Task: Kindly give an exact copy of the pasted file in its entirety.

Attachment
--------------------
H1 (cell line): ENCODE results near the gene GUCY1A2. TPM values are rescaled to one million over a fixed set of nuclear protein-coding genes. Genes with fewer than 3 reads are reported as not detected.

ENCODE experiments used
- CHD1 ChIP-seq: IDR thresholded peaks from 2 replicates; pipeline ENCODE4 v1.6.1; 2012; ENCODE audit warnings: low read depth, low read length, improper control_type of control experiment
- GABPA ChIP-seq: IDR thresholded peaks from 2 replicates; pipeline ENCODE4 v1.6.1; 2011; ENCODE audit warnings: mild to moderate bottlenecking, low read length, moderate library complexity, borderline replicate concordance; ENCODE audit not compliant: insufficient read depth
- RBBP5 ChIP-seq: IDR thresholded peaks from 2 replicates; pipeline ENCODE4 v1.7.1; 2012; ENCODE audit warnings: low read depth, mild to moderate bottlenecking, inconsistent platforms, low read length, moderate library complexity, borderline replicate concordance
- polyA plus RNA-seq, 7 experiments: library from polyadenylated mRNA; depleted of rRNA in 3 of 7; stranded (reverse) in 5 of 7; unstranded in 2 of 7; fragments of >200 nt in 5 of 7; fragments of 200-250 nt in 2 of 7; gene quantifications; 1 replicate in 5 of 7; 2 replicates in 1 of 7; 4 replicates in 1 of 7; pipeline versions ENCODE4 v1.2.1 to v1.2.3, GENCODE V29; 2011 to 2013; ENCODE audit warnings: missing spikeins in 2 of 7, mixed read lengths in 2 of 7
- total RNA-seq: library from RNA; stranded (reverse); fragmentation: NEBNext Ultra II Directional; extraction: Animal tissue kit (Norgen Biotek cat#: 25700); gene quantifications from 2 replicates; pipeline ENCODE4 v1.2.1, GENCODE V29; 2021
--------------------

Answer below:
H1 (cell line): ENCODE results near the gene GUCY1A2. TPM values are rescaled to one million over a fixed set of nuclear protein-coding genes. Genes with fewer than 3 reads are reported as not detected.

ENCODE experiments used
- CHD1 ChIP-seq: IDR thresholded peaks from 2 replicates; pipeline ENCODE4 v1.6.1; 2012; ENCODE audit warnings: low read depth, low read length, improper control_type of control experiment
- GABPA ChIP-seq: IDR thresholded peaks from 2 replicates; pipeline ENCODE4 v1.6.1; 2011; ENCODE audit warnings: mild to moderate bottlenecking, low read length, moderate library complexity, borderline replicate concordance; ENCODE audit not compliant: insufficient read depth
- RBBP5 ChIP-seq: IDR thresholded peaks from 2 replicates; pipeline ENCODE4 v1.7.1; 2012; ENCODE audit warnings: low read depth, mild to moderate bottlenecking, inconsistent platforms, low read length, moderate library complexity, borderline replicate concordance
- polyA plus RNA-seq, 7 experiments: library from polyadenylated mRNA; depleted of rRNA in 3 of 7; stranded (reverse) in 5 of 7; unstranded in 2 of 7; fragments of >200 nt in 5 of 7; fragments of 200-250 nt in 2 of 7; gene quantifications; 1 replicate in 5 of 7; 2 replicates in 1 of 7; 4 replicates in 1 of 7; pipeline versions ENCODE4 v1.2.1 to v1.2.3, GENCODE V29; 2011 to 2013; ENCODE audit warnings: missing spikeins in 2 of 7, mixed read lengths in 2 of 7
- total RNA-seq: library from RNA; stranded (reverse); fragmentation: NEBNext Ultra II Directional; extraction: Animal tissue kit (Norgen Biotek cat#: 25700); gene quantifications from 2 replicates; pipeline ENCODE4 v1.2.1, GENCODE V29; 2021